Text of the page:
Nothing could be further from the truth.
Like student teachers themselves, cooperating teachers have to accept the likelihood that their college interns have very little experience in successful skill development. Fortunately, the cooperating teacher is perched in the ideal place to make a difference here; simply treat the student teacher as one of their students. This doesn’t mean that they should talk to them the same way they may talk to a 13-year-old (that would be counterproductive). Instead, it means being intentional with the student teacher to foster their growth.
What does it mean to be intentional?
There are two main areas that I have both observed personally and seen documented in the literature; communication and teaching time. As the experienced teachers already know, communication is both important and complicated. Cooperating teachers must make effort to build rapport with their student teachers. Many experts have suggested scheduling a time to consistently have conversations over a wide variety of topics, such as specific pedagogical approaches, repertoire selection, classroom management, feedback for teaching sessions, etc.
Additionally, communication can happen organically in the moment. For instance, when making an adjustment to a lesson plan on the fly, the cooperating teacher can stop and give a quick aside to the student teacher highlighting why they made the change. Moments like this rarely disrupt the flow of the classroom instruction or limit elementary or secondary student growth, yet they serve to contextualize theory and concepts for the student teacher in an authentic setting. I would caution, however, not to give too many asides during the student teacher’s instruction time, as that can undermine their self-confidence and authority in front of the students.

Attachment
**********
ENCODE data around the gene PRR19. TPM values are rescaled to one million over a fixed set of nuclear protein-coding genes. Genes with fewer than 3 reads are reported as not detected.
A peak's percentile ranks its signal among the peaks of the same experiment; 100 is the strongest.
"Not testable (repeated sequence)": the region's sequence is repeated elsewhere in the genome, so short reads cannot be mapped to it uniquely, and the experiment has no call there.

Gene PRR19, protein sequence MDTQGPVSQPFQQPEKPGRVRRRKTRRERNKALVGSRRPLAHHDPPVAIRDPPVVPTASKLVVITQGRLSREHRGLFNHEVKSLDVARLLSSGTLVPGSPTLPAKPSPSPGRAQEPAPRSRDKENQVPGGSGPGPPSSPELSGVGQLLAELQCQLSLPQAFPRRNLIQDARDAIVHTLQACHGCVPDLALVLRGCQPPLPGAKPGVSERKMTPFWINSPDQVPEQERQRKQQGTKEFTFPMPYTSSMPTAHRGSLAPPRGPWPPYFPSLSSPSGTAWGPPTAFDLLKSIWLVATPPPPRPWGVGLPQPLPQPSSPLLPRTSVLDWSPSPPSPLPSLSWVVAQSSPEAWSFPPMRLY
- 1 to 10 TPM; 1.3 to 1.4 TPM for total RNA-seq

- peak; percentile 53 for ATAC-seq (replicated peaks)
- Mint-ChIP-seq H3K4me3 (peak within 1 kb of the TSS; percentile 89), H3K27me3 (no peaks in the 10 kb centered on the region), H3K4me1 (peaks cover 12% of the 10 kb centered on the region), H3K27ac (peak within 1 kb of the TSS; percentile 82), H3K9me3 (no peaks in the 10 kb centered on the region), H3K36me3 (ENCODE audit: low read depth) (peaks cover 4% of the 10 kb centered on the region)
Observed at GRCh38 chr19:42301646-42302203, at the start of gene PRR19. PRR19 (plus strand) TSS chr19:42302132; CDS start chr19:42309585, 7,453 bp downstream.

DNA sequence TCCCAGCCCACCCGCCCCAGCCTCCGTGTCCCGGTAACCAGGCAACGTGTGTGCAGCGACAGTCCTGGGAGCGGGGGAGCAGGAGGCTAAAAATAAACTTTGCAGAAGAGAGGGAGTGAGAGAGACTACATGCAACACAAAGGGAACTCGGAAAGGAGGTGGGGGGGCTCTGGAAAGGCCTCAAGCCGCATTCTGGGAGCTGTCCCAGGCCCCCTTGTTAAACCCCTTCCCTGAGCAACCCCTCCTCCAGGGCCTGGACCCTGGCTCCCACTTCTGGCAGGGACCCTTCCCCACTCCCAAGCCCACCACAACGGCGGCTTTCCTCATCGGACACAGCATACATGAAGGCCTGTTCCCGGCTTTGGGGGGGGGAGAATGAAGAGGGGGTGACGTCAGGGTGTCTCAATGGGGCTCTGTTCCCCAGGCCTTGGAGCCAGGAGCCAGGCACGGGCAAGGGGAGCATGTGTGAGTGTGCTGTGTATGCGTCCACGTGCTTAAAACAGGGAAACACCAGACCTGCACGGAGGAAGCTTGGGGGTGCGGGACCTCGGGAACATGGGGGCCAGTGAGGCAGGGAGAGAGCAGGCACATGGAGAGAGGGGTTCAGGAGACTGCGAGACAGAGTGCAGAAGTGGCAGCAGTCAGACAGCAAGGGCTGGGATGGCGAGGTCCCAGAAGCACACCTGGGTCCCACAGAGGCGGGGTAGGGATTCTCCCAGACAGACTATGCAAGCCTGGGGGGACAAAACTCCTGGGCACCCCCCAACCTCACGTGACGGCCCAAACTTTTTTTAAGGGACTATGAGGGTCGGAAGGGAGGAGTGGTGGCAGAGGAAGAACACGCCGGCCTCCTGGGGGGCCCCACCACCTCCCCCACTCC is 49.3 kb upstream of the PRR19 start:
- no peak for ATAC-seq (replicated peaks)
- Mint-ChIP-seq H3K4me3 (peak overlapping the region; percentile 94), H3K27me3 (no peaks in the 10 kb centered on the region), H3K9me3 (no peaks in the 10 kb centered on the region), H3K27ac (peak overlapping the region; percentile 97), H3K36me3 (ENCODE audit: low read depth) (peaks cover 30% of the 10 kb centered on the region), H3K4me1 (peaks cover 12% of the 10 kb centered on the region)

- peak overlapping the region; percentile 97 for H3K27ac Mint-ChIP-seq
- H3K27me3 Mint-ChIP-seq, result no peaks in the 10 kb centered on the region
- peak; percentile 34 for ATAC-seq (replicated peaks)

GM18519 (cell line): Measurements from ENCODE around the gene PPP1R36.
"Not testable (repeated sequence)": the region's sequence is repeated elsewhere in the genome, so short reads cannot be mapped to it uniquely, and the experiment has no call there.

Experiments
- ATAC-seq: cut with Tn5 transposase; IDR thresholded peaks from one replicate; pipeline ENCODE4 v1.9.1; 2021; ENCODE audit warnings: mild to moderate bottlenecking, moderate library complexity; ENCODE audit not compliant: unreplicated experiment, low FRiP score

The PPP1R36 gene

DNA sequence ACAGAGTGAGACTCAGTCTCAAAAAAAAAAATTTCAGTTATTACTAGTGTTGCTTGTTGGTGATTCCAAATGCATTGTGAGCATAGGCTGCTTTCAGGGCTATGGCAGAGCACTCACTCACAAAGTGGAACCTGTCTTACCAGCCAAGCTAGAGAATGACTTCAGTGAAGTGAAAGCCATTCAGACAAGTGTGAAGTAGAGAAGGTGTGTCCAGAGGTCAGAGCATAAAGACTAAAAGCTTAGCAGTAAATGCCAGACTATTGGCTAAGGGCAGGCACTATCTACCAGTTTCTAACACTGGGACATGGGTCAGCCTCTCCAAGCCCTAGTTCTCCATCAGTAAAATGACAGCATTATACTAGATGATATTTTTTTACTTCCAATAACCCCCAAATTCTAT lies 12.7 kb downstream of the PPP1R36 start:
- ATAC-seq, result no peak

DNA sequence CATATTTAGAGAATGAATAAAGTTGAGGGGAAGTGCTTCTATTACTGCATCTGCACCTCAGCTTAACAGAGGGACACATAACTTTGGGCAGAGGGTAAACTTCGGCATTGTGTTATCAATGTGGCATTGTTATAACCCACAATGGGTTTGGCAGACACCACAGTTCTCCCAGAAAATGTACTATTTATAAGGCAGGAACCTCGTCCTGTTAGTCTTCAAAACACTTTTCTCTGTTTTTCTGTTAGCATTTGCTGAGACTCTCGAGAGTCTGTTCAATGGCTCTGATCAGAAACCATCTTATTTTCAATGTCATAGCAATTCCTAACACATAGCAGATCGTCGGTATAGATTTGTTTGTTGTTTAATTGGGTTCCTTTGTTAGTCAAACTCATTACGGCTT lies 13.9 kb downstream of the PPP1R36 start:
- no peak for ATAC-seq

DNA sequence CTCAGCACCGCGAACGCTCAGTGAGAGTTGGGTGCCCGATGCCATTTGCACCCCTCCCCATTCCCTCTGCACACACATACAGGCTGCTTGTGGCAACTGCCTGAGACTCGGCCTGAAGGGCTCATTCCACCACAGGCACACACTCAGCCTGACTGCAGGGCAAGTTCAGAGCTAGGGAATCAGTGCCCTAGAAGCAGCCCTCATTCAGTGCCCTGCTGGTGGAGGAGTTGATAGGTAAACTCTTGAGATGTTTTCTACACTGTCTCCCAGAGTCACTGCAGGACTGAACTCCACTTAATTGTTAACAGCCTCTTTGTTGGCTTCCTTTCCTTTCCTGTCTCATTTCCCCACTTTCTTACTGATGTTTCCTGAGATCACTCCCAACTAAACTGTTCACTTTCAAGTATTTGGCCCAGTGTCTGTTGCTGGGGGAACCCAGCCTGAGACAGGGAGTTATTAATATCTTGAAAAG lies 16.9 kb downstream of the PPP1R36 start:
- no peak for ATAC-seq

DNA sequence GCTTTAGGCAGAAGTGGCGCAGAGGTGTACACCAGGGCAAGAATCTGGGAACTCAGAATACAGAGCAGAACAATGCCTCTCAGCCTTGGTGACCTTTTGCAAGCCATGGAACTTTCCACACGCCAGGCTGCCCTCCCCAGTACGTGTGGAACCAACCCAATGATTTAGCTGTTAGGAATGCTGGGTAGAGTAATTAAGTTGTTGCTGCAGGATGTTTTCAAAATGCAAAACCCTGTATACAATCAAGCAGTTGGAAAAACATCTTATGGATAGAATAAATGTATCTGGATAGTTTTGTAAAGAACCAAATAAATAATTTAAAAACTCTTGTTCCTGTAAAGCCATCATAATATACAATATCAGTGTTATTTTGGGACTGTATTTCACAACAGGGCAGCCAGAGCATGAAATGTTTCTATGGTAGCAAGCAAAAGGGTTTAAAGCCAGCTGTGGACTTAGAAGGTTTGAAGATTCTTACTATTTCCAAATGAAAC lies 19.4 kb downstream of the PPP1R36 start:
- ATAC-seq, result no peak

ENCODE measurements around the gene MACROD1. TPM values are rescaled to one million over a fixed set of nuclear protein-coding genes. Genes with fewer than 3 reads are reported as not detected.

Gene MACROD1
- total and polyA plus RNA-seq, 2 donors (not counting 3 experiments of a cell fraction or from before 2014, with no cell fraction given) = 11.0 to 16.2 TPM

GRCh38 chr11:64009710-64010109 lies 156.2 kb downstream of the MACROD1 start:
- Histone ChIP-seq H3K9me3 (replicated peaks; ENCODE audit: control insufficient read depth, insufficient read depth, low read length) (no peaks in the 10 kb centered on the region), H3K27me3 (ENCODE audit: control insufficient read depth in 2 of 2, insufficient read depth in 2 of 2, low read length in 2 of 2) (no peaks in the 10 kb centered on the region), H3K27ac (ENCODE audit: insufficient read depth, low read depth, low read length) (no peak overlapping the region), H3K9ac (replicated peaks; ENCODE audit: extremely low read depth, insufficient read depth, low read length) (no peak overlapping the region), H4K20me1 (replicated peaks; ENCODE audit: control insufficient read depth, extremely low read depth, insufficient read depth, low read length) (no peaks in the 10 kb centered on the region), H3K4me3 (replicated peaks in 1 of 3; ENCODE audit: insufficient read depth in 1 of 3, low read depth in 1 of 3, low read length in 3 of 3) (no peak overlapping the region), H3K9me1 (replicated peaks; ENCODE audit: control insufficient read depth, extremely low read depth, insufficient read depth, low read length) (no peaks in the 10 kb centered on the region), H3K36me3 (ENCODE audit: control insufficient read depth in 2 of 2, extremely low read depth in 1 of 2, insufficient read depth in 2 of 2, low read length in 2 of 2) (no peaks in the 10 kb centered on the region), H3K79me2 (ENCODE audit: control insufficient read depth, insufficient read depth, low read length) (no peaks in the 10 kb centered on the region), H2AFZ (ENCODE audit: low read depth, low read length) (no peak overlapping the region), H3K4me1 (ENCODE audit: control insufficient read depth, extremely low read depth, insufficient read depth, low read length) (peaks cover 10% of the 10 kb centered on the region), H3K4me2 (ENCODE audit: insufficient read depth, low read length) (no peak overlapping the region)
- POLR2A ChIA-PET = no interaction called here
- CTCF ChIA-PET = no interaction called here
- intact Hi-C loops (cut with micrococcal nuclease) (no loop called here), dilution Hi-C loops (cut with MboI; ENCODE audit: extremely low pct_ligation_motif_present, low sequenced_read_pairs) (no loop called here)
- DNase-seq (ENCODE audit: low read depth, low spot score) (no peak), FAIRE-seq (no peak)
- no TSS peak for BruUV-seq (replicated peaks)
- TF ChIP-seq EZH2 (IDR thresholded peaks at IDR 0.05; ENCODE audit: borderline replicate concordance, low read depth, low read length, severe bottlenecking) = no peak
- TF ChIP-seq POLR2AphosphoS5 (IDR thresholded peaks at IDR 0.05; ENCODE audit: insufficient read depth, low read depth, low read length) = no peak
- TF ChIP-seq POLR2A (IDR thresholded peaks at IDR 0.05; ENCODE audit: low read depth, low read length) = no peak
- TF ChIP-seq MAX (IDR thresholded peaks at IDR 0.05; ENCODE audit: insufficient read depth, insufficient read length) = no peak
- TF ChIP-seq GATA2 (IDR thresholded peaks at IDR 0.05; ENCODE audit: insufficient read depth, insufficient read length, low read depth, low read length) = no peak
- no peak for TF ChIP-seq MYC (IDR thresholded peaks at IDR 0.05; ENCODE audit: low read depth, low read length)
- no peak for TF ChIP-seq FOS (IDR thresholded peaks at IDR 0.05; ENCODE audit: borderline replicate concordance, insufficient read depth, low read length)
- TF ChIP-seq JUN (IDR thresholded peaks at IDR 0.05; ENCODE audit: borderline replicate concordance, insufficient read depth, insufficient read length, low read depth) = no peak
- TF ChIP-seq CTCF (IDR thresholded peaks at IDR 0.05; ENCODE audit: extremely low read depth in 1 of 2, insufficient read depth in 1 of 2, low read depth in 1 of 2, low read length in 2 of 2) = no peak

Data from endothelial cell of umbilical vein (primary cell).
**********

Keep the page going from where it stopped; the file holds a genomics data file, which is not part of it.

Teaching time is an essential part of the student teacher’s growth. If the desired goal is to have student teachers leave their practicum with the skills and knowledge necessary for success and to think of themselves as teachers, it is imperative that they be allowed to practice instruction. Consistent opportunities to teach students will allow the future teachers to see how real students respond to the content they have learned in college, the wisdom they have gleaned from their cooperating teacher, and their own thoughts and ideas. It is meaningful to allow for frequent teaching sessions over the course of the practicum, as it allows the student teachers to learn from mistakes and apply new understanding.
While I have referred to it as teaching time, it is worth noting that the nature of the teaching is important. Student teachers benefit from having experience working with students of varying skill and behavior levels as well as in different settings. Likewise, having the cooperating teacher in the room is helpful, but it is equally helpful for the student teacher to teach on their own. The removal of the “safety net” of an experienced teacher will provide a more authentic experience and give student teachers more opportunities for growth and reflection (particularly if they record their teaching regularly).